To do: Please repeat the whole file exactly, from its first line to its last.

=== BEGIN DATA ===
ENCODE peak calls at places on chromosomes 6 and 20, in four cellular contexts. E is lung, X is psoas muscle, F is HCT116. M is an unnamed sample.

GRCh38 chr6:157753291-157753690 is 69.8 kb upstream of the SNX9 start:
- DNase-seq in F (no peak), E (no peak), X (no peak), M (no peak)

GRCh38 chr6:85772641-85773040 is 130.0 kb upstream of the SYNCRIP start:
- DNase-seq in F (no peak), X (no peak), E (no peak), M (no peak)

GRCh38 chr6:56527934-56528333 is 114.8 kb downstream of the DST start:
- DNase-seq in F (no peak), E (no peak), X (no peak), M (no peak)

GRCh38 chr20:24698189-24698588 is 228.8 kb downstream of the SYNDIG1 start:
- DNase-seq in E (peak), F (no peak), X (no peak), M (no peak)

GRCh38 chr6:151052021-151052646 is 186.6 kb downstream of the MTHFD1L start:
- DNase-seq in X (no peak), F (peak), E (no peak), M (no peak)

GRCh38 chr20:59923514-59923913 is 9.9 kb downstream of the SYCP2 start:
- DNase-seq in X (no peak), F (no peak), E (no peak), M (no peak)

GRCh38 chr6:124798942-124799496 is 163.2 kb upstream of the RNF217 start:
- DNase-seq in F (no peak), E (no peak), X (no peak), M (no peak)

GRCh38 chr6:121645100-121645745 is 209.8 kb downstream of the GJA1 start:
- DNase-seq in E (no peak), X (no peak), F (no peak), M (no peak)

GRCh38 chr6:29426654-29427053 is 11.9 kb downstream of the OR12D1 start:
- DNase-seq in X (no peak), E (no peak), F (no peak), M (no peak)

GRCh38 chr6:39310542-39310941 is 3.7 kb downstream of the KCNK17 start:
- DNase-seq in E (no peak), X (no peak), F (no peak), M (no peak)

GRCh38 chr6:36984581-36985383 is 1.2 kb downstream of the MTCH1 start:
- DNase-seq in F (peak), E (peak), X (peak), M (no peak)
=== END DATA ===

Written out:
ENCODE peak calls at places on chromosomes 6 and 20, in four cellular contexts. E is lung, X is psoas muscle, F is HCT116. M is an unnamed sample.

GRCh38 chr6:157753291-157753690 is 69.8 kb upstream of the SNX9 start:
- DNase-seq in F (no peak), E (no peak), X (no peak), M (no peak)

GRCh38 chr6:85772641-85773040 is 130.0 kb upstream of the SYNCRIP start:
- DNase-seq in F (no peak), X (no peak), E (no peak), M (no peak)

GRCh38 chr6:56527934-56528333 is 114.8 kb downstream of the DST start:
- DNase-seq in F (no peak), E (no peak), X (no peak), M (no peak)

GRCh38 chr20:24698189-24698588 is 228.8 kb downstream of the SYNDIG1 start:
- DNase-seq in E (peak), F (no peak), X (no peak), M (no peak)

GRCh38 chr6:151052021-151052646 is 186.6 kb downstream of the MTHFD1L start:
- DNase-seq in X (no peak), F (peak), E (no peak), M (no peak)

GRCh38 chr20:59923514-59923913 is 9.9 kb downstream of the SYCP2 start:
- DNase-seq in X (no peak), F (no peak), E (no peak), M (no peak)

GRCh38 chr6:124798942-124799496 is 163.2 kb upstream of the RNF217 start:
- DNase-seq in F (no peak), E (no peak), X (no peak), M (no peak)

GRCh38 chr6:121645100-121645745 is 209.8 kb downstream of the GJA1 start:
- DNase-seq in E (no peak), X (no peak), F (no peak), M (no peak)

GRCh38 chr6:29426654-29427053 is 11.9 kb downstream of the OR12D1 start:
- DNase-seq in X (no peak), E (no peak), F (no peak), M (no peak)

GRCh38 chr6:39310542-39310941 is 3.7 kb downstream of the KCNK17 start:
- DNase-seq in E (no peak), X (no peak), F (no peak), M (no peak)

GRCh38 chr6:36984581-36985383 is 1.2 kb downstream of the MTCH1 start:
- DNase-seq in F (peak), E (peak), X (peak), M (no peak)